The Moroccan police had moved in to arrest the members of the network Monday "after receiving credible information regarding the activities of Abdellatif Bekkali, a Brussels-based Moroccan," the independent Arabic daily Assabah reported Tuesday.
"Abdellatif Bekkali had been instrumental in sending Moroccans, Algerians and Belgians to fight in Iraq. The group included Issam Goris, a Moroccan native of Meknes (center), who was killed in a suicide attack in the suburbs of Baghdad," said the daily quoting "anonymous security sources."
Issam Goris was the husband of Muriel Degauque, a Belgian national who in 2005 became the first Westerner to commit a suicide attack in Iraq, according to reliable sources.
But the Moroccan police are not denying or confirming the newspaper reports, only reiterating that "investigations into the activities of the suspected terror network are still going on" and that "more arrests could be made."
The alleged network was planning to launch attacks against targets in both Morocco and Belgium, police sources were quoted assaying Monday by the official Moroccan News Agency (MAP).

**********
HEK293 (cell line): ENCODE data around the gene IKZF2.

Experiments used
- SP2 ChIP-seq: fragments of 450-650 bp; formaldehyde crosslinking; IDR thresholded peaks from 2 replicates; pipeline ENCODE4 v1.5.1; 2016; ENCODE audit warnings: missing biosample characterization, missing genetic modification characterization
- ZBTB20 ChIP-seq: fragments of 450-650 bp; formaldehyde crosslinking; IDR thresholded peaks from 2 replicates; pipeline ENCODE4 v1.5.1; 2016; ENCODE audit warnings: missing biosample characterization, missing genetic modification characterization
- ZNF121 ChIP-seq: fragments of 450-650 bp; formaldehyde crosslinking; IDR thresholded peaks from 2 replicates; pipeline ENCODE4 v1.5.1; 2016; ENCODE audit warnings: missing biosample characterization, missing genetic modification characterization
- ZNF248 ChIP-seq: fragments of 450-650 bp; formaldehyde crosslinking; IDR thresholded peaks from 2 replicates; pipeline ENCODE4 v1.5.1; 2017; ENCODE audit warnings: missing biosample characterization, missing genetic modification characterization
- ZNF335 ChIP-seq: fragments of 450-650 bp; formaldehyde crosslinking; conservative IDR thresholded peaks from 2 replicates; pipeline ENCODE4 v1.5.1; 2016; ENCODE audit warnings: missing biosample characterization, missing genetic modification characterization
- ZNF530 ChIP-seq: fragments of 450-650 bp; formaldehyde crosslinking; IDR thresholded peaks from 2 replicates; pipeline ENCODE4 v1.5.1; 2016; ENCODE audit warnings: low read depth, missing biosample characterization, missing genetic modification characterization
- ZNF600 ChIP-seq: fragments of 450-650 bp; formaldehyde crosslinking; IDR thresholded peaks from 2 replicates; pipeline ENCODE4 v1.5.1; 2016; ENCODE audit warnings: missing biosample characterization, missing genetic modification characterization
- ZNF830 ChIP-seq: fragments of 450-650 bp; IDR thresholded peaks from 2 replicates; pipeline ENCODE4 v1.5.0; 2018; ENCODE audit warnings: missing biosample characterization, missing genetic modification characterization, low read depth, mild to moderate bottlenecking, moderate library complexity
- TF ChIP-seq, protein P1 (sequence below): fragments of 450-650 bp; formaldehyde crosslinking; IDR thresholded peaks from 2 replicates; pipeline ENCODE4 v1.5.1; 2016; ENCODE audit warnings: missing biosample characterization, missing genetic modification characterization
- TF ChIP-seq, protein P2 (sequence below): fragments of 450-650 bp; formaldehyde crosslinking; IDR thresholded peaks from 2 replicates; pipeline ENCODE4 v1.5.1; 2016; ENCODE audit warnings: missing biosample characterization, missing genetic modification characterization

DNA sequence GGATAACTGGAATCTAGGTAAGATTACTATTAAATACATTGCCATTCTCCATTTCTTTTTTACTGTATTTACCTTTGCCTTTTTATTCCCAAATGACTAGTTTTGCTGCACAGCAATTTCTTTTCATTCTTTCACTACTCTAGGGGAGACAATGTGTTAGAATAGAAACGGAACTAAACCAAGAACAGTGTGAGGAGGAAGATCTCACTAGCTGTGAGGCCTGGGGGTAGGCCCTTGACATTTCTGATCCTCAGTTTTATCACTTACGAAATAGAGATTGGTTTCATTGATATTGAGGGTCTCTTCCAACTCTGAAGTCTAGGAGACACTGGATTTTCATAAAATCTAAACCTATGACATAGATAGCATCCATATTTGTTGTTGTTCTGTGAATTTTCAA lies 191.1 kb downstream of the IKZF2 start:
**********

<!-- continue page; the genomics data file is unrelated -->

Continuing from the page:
Chief among the high-profile targets included a building belonging to the European Union and a hotel in Brussels, the Belgian VRT radio reported Monday evening citing anonymous security sources.
"The Moroccan police had been informed that Bekkali had established a network in Nador, northern Morocco, and had managed to send a group of several young Moroccans to train in Al-Qaeda-run camps in Algeria," according to the Moroccan newspaper.
According to investigations conducted jointly by the Belgian and Moroccan police, said Assabah, Bekkali sent money via an agency to finance the travel of a group of Moroccans to Algeria and Mauritania for training in Al-Qaeda camps, before eventually sending them to Iraq.
Bekkali, according to Moroccan intelligence circles, "is regarded as a relative of Mohamed Reha, a Belgian of Moroccan origin" who was arrested in an anti-terrorism operation in Moroccoin 2005.
Reha and his uncle Ahmed Zemmouri, both Belgians of Moroccan origin, were among a group of 21 Islamists sentenced to prison terms ranging from one to ten years for "constitution of a criminal gang with the purpose of committing terrorist acts" in Morocco.